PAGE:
This is a cross-sectional and descriptive study design for booked pregnant mothers who delivered in four randomly selected health facilities in urban Abeokuta, Nigeria. The study was carried out between January and September, 2012. The subjects were selected from each health facility as they became available. Five hundred and twelve randomly selected pregnant mothers attending antenatal clinics in the health facilities were booked and advised to report regularly for antenatal care. Complete abdominal examination, clinical profile along with height, weight, weight gain in pregnancy, blood pressure, haematological and biochemical examinations were carried out. All the newborns were weighed and their general physical conditions assessed immediately following delivery. All infants weighing below 2.5 kg were recorded as low birth weight (LBW) babies.

Statistical Analysis

Data were collated according to the various maternal nutritional characteristics included in the study. Analysis was carried out using descriptive statistics and chi-square test of significance was employed in testing for association between two variables.


The mothers’ weights were measured before and immediately after delivery of the baby, placenta and membranes. Primiparous mothers were found to gain significantly less weight than multiparous mothers (p<0.05).

The mean weight gain in this study population was 7.78 ± 1.01 kg. Primiparous mothers recorded the lowest mean weight gain of 6.17 ± 1.05 kg, weight gain in pregnancy increasing with increase in parity as seen in Table 1.


Table 1: Parity and maternal weight gain during pregnancy

Triceps skin fold thickness of the mothers as measured using a Harpenden caliper was expressed as a percentage of normal values [15]. This variable indicates the amount of adipose tissue in the upper arm, with primiparous mothers recording lower percentage than the multiparae.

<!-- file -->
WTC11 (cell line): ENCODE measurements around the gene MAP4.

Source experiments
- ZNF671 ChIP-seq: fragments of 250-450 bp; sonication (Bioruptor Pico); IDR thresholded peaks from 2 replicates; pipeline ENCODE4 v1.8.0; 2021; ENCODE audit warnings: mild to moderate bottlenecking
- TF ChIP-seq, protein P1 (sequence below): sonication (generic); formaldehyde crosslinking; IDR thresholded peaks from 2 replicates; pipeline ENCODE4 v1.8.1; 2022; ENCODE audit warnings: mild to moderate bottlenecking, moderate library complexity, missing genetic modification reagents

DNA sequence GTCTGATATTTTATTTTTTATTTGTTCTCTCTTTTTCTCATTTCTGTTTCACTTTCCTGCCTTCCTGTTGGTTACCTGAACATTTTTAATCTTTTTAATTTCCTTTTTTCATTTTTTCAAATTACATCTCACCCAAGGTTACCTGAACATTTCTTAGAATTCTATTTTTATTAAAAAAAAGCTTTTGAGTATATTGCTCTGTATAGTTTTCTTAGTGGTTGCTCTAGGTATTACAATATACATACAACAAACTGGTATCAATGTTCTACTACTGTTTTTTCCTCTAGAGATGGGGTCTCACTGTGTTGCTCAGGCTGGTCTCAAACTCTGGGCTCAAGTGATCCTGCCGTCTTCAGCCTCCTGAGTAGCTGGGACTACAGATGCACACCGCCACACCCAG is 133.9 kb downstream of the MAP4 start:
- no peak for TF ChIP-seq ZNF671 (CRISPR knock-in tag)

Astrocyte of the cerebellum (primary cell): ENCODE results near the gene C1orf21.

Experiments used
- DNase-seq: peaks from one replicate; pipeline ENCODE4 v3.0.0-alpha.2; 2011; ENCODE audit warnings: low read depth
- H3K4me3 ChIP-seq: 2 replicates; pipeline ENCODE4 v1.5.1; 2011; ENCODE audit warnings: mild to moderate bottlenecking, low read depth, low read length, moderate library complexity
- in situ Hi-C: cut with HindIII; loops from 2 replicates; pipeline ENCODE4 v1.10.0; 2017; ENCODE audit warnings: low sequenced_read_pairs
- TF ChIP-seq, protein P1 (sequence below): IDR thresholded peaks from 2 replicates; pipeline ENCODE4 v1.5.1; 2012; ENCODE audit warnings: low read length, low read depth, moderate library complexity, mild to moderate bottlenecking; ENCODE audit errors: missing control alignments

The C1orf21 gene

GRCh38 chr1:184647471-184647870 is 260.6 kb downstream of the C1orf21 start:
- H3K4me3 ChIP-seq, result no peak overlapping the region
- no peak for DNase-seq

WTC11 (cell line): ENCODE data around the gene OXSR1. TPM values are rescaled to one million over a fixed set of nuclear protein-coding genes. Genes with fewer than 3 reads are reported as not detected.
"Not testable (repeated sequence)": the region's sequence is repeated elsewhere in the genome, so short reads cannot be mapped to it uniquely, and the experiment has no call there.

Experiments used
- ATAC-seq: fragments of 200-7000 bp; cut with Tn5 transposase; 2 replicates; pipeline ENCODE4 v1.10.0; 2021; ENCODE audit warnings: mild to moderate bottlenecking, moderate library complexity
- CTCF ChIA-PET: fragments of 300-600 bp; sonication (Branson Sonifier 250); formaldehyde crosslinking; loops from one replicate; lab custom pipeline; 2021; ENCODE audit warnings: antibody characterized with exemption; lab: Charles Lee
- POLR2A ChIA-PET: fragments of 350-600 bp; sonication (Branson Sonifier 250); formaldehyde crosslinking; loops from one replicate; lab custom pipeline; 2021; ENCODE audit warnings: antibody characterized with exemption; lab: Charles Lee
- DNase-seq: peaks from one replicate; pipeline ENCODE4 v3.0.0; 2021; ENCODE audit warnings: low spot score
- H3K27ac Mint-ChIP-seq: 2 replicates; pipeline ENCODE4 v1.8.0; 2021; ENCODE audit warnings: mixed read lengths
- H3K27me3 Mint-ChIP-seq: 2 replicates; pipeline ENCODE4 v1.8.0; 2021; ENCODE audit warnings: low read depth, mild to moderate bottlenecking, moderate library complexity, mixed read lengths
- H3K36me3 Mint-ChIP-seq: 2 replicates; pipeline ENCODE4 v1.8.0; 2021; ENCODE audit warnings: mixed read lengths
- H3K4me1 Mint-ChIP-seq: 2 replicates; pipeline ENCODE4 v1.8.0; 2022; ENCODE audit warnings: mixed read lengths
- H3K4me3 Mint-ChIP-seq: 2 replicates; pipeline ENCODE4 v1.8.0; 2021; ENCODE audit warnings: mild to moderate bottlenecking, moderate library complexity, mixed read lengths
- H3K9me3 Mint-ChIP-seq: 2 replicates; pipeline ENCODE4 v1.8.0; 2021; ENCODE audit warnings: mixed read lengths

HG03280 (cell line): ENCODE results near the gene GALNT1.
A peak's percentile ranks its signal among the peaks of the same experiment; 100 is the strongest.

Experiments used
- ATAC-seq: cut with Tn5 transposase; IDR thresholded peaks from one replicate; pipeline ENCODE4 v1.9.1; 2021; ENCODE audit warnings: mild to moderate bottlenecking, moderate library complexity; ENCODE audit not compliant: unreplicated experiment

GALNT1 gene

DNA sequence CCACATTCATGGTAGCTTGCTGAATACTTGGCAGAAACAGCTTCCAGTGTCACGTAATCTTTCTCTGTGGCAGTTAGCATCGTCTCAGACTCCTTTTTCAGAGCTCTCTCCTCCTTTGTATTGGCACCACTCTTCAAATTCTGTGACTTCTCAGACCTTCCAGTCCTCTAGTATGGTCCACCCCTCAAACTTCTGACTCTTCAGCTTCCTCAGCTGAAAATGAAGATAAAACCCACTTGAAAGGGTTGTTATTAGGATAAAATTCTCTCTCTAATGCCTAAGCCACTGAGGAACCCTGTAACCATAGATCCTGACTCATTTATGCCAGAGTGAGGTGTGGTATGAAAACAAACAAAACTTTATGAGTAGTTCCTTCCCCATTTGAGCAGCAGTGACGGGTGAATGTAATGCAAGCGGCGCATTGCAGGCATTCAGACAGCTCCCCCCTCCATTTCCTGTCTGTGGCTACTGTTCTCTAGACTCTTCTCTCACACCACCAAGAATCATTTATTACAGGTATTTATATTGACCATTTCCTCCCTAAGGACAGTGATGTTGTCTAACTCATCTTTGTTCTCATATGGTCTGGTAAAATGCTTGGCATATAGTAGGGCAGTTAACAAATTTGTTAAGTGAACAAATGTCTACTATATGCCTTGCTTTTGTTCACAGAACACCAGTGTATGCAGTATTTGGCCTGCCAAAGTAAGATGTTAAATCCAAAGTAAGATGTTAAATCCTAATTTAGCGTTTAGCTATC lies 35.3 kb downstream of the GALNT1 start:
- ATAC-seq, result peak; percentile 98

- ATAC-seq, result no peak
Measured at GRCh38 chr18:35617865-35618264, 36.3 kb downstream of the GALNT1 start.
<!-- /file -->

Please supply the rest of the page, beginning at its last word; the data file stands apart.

Table 2 shows the association between maternal weight gain in pregnancy and LBW incidence in all the deliveries. Weight gain of 7kg and below was associated with 12.12% LBW incidence, while mothers who gained 9kg and above, recorded the lowest LBW incidence of 0.39%. Table 3 summaries the relationship between maternal haemoglobin (Hb) level and LBW incidence. Mothers with Hb below 7g % had the highest incidence of LBW (9.96%) while those with Hb of 10g% and above recorded the lowest LBW incidence of 0.59%.


Table 2: Maternal weight gain in pregnancy and LBW


Table 3: Maternal Haemoglobin and LBW

Those mothers with very low triceps skin fold thickness (<40% of normal value) had significantly lower Hb and MCHC values (Table 4). Furthermore, anaemic mothers (those with low Hb and MCHC levels), were also found to have lower serum albumin and cholesterol levels than non-anaemic mothers.


Table 4: Nutritional status and haematological data of the mothers


Low birth weight (LBW) is a major public health problem due to its association with high morbidity and mortality of infants. Newborn mortality and disease are directly related to birth weight (BW), and insufficient or excess weight at birth is always accompanied by an increase of these risk factors. The relationship between weight gain in pregnancy and newborn birth weight has been known for several decades [16], and even now its importance to pregnancy outcome is being increasingly recognized. This importance is reflected in the recommendation that pregnant women should be encouraged to gain at least 11kg during gestation [17].

Results from this study have shown that several maternal nutritional parameters: weight, weight gain in pregnancy, triceps skin fold thickness, serum albumin and anaemia (low Hb and MCHC levels) significantly influenced the BW of infants. Primiparous mothers were shown to be at particular risk of delivering LBW babies. This agrees with previous works on pregnancy weight gain in that mothers with higher weight gain in pregnancy delivered lesser number of LBW babies [16]. Mothers whose Hb was below 7g% were associated with the highest percentage of LBW, while with increasing maternal Hb level, LBW incidence decreased. This is also in conformity with results from studies by earlier researchers [18] and [19].


In conclusion, this study has established that maternal nutritional status impacted significantly on newborn birth weight, as poorly nourished mothers were observed to produce a higher percentage of LBW babies in comparison to those who were better nourished. The challenge of addressing the problem therefore remains an urgent imperative for development.